2015 Student Loan Tax Deduction

A common question for 2015 tax is, can I claim a deduction for paying down my student loan? Absolutely yes!  Make sure you claim your student loan interest payment deductions on your tax return. This can be a very valuable tax break and the net effect is reducing the interest that is paid on student loans.  Taxpayers who owe student loans could actually see a significant amount of money deducted from taxes owed by repaying your student loans.

 

2015 Student Loan Interest Deduction

When filing 2014 taxes, keep an eye out for the Form 1098-E for tax year 2014. This form from your student loan lender will let you know how much interest you’ve paid on interest in student loans. You will use this Form 1098-E to determine how much you can deduct when you file your taxes (up to $2,500 for single filers). You can deduct up to $2,500 in interest paid on a qualifying student loan.

However, not everyone will be able to deduct their student loan interest on their tax returns. The student loan interest deduction begins to phase out if your adjusted gross income (AGI) is:

  • $65,000 if filing single, head of household, or qualifying widow(er)
  • $130,000 if married filing jointly

The deduction is completely phased out if your AGI is:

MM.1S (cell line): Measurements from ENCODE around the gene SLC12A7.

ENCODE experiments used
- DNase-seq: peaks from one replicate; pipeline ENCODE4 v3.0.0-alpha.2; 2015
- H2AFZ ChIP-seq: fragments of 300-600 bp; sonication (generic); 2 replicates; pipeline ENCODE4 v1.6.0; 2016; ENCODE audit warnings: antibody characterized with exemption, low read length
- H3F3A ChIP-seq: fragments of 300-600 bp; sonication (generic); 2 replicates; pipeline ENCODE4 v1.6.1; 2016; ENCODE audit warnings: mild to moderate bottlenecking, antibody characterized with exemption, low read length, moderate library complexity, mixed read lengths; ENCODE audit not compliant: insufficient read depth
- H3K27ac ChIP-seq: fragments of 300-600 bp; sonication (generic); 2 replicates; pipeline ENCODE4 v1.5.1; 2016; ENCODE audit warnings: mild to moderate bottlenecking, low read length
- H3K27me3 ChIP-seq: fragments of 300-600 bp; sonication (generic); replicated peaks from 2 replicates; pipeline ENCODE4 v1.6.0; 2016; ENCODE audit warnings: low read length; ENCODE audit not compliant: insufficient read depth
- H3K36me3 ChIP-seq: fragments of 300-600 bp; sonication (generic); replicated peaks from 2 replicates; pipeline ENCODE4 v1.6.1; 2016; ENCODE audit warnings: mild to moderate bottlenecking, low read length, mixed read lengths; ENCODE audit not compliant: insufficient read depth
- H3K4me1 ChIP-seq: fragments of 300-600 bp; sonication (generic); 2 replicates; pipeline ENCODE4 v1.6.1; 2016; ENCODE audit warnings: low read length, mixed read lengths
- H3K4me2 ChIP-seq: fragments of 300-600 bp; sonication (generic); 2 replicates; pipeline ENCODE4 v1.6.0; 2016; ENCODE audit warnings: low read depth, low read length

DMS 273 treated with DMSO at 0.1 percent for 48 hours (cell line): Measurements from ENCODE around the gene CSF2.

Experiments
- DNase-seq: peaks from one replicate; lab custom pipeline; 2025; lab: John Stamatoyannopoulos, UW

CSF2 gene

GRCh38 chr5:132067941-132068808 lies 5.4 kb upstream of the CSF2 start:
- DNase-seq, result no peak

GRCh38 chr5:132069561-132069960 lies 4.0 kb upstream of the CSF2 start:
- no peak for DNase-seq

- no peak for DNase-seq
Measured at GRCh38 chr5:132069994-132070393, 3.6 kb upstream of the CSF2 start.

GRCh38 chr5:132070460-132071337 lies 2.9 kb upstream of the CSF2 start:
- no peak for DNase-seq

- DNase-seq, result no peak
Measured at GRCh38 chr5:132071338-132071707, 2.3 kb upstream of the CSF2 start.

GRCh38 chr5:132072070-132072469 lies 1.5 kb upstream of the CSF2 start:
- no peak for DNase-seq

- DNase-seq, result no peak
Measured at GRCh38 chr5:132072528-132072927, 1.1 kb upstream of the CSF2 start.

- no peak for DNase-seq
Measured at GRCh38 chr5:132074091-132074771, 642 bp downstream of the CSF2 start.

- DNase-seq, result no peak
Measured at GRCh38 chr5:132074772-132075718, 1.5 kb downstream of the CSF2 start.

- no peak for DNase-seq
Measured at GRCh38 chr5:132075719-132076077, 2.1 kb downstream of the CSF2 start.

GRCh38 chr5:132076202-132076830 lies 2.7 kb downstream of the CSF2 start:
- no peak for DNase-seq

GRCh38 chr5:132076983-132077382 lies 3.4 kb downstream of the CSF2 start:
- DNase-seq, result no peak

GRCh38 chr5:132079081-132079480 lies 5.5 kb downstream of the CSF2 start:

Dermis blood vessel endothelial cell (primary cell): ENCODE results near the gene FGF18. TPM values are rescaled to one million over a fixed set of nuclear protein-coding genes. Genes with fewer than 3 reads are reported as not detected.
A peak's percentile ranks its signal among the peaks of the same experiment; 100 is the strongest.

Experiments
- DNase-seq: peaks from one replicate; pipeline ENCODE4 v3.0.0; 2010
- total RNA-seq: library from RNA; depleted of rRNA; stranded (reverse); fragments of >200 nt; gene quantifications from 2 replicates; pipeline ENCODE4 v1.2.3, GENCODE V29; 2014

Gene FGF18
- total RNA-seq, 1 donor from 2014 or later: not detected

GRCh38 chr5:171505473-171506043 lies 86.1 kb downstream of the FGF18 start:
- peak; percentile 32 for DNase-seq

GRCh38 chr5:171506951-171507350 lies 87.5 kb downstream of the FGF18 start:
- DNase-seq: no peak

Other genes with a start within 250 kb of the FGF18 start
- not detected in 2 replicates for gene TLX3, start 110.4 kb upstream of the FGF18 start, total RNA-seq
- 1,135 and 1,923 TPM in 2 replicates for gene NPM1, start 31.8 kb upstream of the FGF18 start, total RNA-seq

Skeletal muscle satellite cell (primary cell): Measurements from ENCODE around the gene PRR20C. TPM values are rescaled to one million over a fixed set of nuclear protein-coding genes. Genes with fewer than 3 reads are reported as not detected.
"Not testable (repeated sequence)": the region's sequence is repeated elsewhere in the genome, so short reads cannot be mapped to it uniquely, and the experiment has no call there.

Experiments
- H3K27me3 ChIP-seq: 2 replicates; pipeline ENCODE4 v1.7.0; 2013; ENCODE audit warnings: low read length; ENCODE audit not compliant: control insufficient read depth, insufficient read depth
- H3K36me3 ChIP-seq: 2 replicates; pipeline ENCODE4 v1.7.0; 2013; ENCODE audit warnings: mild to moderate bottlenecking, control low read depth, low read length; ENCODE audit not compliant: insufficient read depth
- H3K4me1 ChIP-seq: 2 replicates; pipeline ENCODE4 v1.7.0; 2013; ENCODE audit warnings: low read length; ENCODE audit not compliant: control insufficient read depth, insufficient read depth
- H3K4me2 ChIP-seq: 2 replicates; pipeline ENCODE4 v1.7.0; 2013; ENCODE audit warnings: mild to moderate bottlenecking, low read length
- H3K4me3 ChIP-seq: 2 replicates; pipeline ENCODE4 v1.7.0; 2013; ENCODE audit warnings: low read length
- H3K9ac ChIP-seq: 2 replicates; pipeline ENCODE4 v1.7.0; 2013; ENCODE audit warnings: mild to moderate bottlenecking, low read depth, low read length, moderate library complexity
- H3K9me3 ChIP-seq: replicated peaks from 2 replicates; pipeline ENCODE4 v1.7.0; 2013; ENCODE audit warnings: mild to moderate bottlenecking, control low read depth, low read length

• $80,000 if filing single, head of household, or qualifying widow(er)
  • $160,000 if married filing jointly

 

Modified adjusted gross income and Student Loan Deduction

Modified adjusted gross income for the purpose of calculating the student loan interest deduction means adjusted gross income without taking into account any deductions for student loan interest, for tuition and fees, or for domestic production activity; and by adding back any of the following exclusions: the foreign earned income exclusion, the foreign housing exclusion, the foreign housing deduction, and the income exclusions for residents of American Samoa or Puerto Rico.

If you didn’t get a Form 1098-E from your student loan lender, it might mean you paid $600 or less in interest in the past year . You can still claim the student loan interest deduction by putting the amount of interest you paid on your student loans onto your tax return.

 

Income Based Repayment or Income Contingent Repayment Deductions

You can take certain other deductions while on a Income Based Repayment or Income Contingent Repayment plan. you can still take the interest deduction mentioned above, too. According to IRS law, you’re allowed to deduct interest that you paid on qualified student loans regardless of your repayment plan. However, if the federal government ends up forgiving some of your student loan debt due to Federal Student Loan Forgiveness Programs in the future, you’ll have to pay taxes on any amount that is forgiven. This is the tax hit that can occur much farther down the road that student loan borrowers

 

Reference Material Relating to the Student Loan Interest Deduction